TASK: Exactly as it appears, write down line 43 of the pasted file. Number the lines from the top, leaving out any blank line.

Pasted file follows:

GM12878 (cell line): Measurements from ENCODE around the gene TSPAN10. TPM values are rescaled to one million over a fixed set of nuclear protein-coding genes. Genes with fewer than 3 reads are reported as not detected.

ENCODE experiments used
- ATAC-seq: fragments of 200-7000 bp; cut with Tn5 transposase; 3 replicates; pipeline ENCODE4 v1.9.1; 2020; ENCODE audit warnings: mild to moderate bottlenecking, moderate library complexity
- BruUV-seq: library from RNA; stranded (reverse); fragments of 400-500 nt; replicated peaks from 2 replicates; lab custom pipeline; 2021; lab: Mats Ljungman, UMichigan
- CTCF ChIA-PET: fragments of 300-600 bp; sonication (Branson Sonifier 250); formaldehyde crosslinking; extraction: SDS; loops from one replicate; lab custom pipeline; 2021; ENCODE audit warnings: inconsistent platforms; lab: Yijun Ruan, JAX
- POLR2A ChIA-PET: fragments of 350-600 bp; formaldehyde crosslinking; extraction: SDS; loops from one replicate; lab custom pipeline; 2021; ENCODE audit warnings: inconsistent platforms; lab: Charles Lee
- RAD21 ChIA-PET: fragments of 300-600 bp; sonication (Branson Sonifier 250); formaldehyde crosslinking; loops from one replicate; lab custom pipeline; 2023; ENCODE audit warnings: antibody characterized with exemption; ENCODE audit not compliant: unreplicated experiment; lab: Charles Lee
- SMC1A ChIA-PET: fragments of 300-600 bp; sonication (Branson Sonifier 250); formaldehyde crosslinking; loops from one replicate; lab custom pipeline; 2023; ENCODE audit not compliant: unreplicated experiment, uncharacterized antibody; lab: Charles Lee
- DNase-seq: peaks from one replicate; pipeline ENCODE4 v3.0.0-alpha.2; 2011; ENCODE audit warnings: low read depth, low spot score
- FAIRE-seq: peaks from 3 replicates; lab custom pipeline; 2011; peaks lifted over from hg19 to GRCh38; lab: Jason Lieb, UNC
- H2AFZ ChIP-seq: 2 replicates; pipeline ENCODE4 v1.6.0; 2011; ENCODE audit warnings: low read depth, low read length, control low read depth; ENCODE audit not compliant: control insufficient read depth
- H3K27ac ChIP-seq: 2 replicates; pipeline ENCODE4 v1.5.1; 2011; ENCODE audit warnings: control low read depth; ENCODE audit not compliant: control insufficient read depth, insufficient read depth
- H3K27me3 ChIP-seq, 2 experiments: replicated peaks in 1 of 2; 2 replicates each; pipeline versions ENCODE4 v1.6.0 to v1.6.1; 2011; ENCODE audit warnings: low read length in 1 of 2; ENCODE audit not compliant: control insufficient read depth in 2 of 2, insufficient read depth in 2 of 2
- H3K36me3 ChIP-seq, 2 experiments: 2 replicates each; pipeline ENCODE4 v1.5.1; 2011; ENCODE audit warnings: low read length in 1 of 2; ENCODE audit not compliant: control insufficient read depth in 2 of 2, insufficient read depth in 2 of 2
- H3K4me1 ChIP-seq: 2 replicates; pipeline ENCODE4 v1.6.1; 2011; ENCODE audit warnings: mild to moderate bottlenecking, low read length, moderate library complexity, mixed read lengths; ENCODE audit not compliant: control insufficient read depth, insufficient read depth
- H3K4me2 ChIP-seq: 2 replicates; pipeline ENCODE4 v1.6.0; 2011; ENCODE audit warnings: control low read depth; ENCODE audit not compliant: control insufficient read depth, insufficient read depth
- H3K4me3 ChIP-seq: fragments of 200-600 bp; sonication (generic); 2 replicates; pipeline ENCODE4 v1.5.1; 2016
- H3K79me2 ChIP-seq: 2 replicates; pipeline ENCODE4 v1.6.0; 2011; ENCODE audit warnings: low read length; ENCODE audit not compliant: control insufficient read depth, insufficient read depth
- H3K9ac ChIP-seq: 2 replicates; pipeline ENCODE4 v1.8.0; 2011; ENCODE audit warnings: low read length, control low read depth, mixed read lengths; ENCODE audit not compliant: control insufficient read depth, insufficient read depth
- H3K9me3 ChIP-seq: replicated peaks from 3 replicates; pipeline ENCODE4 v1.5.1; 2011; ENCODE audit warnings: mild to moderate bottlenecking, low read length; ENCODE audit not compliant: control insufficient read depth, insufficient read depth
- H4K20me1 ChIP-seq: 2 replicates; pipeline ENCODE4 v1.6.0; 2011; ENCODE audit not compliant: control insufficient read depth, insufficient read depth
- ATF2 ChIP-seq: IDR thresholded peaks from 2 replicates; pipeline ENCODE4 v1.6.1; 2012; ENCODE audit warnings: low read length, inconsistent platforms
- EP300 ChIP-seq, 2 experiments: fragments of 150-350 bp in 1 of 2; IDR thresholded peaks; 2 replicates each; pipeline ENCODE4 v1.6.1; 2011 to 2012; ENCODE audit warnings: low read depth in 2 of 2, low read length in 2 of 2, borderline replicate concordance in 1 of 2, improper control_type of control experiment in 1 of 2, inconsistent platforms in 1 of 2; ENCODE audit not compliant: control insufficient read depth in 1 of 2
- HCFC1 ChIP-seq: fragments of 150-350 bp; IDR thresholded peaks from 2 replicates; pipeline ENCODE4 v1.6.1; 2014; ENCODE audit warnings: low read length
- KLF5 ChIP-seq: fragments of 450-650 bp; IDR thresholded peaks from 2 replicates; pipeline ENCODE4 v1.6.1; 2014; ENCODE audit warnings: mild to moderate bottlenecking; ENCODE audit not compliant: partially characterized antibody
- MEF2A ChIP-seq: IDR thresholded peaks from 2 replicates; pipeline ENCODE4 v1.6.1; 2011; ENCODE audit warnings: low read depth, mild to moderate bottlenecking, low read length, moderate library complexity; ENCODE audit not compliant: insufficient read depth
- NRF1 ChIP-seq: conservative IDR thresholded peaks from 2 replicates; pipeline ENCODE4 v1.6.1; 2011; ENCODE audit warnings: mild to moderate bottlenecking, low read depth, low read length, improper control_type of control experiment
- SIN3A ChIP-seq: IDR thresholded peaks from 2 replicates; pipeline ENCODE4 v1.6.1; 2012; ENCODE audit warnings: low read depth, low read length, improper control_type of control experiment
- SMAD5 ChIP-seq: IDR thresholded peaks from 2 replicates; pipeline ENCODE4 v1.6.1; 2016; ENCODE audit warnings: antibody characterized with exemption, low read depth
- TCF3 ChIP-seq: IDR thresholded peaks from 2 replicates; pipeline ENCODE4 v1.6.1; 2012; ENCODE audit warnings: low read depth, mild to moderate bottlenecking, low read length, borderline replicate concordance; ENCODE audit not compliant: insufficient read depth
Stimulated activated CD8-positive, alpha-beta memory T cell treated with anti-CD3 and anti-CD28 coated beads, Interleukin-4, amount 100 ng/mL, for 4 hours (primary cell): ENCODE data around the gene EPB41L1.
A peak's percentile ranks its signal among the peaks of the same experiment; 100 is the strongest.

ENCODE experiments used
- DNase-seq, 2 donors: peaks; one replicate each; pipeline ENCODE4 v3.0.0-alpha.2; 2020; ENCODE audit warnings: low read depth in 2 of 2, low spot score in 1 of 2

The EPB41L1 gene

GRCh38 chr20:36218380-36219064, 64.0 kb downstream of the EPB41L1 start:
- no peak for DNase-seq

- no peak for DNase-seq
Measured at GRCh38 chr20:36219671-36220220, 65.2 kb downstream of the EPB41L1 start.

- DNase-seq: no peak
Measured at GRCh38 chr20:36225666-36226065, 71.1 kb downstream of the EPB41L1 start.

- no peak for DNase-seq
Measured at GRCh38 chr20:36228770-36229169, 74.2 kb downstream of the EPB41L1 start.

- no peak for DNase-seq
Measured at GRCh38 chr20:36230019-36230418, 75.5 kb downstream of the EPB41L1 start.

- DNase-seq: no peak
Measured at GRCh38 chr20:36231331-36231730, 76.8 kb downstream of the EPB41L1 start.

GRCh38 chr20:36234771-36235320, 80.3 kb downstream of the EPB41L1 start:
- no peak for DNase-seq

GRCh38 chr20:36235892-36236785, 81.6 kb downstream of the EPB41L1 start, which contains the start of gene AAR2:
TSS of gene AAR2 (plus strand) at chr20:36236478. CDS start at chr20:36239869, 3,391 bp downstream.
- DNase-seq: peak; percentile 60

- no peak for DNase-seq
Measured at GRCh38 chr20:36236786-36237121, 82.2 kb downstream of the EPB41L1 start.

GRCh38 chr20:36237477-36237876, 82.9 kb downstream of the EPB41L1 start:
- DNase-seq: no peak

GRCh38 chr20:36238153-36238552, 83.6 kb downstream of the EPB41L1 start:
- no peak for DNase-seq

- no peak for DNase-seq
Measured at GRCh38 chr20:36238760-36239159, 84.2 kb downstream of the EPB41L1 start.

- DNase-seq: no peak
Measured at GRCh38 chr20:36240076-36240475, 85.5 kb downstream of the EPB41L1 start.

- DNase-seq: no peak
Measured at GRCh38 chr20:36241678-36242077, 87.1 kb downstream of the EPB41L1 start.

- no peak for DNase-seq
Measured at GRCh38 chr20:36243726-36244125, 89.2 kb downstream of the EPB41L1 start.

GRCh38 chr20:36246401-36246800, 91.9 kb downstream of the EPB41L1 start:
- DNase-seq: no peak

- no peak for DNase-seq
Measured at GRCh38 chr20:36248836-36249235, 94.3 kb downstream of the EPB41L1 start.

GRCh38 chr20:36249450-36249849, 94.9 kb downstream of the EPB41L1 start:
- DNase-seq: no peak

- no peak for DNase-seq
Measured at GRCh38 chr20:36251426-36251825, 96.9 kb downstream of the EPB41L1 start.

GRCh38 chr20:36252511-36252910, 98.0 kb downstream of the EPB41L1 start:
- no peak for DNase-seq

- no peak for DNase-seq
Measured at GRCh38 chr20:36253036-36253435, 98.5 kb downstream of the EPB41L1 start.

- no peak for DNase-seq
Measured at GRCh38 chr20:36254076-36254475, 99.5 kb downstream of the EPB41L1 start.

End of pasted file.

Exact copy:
Measured at GRCh38 chr20:36228770-36229169, 74.2 kb downstream of the EPB41L1 start.